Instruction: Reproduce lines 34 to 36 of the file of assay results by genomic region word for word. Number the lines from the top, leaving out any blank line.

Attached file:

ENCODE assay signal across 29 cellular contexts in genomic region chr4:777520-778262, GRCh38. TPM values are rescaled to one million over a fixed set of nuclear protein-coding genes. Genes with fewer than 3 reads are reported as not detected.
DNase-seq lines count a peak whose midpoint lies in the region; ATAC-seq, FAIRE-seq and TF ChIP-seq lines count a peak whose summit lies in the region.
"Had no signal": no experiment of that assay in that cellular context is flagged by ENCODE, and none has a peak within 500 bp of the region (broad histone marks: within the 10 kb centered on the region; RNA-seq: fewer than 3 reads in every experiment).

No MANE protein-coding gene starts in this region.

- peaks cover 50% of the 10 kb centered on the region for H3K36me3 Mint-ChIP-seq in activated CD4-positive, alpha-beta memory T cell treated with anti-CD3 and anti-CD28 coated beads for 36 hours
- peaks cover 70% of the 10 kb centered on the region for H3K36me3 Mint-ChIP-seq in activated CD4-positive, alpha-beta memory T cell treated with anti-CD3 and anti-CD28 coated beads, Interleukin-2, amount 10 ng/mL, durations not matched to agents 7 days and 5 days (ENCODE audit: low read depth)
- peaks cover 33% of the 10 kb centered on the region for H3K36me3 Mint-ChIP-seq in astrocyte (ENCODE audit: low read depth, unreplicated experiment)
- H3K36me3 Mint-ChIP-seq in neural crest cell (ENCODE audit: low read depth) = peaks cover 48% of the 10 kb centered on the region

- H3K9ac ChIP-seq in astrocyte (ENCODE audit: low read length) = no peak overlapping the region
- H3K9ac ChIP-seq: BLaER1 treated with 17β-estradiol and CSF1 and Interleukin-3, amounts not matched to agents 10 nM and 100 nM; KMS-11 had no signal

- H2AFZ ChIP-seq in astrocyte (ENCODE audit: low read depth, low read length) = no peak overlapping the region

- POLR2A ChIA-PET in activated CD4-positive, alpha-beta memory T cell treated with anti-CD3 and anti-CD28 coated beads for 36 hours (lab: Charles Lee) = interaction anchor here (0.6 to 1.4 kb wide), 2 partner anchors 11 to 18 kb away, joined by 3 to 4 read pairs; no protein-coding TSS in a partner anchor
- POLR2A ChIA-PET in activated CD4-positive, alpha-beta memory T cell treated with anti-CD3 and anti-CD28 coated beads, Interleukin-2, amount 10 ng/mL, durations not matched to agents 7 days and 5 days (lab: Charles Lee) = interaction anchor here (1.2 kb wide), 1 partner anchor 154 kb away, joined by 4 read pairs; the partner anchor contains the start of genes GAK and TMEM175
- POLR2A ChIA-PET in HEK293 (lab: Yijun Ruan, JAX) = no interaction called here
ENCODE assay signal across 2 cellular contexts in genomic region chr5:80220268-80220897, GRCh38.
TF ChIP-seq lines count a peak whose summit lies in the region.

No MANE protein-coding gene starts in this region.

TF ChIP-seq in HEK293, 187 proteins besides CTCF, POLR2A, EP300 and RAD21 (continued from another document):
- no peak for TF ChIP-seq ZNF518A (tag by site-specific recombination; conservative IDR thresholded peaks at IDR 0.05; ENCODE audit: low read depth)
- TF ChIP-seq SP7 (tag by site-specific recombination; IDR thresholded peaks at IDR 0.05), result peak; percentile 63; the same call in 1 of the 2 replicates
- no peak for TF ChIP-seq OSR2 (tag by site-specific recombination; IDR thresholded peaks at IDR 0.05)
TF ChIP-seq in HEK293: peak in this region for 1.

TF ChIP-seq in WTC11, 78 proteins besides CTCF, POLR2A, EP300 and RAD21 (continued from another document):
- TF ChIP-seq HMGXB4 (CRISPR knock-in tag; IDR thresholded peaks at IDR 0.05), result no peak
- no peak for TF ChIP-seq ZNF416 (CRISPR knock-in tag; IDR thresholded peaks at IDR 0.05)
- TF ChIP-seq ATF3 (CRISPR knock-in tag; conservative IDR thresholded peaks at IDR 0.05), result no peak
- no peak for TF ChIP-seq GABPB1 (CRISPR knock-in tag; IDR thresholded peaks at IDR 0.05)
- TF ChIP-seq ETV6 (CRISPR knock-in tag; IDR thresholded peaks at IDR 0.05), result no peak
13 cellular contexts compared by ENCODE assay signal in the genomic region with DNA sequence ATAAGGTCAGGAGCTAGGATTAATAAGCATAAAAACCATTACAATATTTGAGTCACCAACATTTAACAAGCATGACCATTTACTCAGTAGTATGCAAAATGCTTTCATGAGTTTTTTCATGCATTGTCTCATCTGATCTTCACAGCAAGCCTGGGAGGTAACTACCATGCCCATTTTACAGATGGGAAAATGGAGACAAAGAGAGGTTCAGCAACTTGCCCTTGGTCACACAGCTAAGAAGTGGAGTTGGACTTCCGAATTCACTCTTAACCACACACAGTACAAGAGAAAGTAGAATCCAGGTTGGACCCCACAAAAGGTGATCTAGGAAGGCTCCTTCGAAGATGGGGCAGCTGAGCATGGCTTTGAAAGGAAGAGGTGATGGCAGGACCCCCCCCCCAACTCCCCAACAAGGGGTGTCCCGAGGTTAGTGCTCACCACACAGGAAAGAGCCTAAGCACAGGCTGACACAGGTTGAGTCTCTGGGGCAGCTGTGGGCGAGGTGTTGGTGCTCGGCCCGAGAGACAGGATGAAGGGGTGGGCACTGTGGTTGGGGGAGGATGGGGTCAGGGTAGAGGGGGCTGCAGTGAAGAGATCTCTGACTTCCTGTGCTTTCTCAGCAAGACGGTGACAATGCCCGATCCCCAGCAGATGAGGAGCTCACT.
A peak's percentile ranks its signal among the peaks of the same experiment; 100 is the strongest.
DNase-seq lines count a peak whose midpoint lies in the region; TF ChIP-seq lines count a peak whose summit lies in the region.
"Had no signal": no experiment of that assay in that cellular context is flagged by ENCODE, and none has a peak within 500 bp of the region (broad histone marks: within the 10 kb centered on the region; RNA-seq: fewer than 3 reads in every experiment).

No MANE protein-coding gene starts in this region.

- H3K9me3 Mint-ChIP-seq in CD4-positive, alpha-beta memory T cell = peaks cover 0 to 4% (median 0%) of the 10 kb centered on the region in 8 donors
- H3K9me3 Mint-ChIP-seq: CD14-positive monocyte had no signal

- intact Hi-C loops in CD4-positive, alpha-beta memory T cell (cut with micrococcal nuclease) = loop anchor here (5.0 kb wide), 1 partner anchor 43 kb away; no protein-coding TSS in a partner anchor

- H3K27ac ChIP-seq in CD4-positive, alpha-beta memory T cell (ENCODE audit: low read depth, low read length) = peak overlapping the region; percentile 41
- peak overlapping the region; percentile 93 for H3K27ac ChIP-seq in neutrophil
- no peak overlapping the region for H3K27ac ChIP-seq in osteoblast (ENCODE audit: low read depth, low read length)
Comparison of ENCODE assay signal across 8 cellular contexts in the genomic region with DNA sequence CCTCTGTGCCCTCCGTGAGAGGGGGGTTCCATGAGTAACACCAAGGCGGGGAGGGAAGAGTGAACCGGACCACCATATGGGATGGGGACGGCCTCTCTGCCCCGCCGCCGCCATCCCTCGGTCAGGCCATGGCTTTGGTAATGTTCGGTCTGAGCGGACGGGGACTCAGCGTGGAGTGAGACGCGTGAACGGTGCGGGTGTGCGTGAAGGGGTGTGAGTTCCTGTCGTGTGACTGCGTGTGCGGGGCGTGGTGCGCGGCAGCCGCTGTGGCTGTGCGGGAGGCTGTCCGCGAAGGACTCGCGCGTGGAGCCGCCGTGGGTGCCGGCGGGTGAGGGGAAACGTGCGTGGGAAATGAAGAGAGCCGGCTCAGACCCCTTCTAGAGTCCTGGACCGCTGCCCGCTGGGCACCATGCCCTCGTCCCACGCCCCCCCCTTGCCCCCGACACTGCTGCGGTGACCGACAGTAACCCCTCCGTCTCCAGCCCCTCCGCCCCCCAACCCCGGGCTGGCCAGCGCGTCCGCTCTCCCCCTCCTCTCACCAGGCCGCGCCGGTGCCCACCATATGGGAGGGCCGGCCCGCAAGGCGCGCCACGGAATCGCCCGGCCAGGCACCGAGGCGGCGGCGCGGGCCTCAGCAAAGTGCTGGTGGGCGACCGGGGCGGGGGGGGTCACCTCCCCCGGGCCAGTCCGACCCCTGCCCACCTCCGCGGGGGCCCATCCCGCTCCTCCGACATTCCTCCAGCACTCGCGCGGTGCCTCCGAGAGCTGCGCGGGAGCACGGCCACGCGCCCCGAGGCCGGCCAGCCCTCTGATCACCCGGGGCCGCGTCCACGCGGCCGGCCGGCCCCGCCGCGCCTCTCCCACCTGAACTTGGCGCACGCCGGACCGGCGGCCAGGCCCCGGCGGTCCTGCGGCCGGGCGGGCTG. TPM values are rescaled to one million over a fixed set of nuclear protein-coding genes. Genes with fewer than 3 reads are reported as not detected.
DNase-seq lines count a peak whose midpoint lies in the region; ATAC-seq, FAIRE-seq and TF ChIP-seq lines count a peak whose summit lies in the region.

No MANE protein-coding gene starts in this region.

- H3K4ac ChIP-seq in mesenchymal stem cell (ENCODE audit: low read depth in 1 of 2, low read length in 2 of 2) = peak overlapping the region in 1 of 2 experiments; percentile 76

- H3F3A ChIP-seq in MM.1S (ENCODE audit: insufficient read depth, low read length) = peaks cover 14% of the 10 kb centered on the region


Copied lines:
- H3K9me3 Mint-ChIP-seq in CD4-positive, alpha-beta memory T cell = peaks cover 0 to 4% (median 0%) of the 10 kb centered on the region in 8 donors
- H3K9me3 Mint-ChIP-seq: CD14-positive monocyte had no signal

- intact Hi-C loops in CD4-positive, alpha-beta memory T cell (cut with micrococcal nuclease) = loop anchor here (5.0 kb wide), 1 partner anchor 43 kb away; no protein-coding TSS in a partner anchor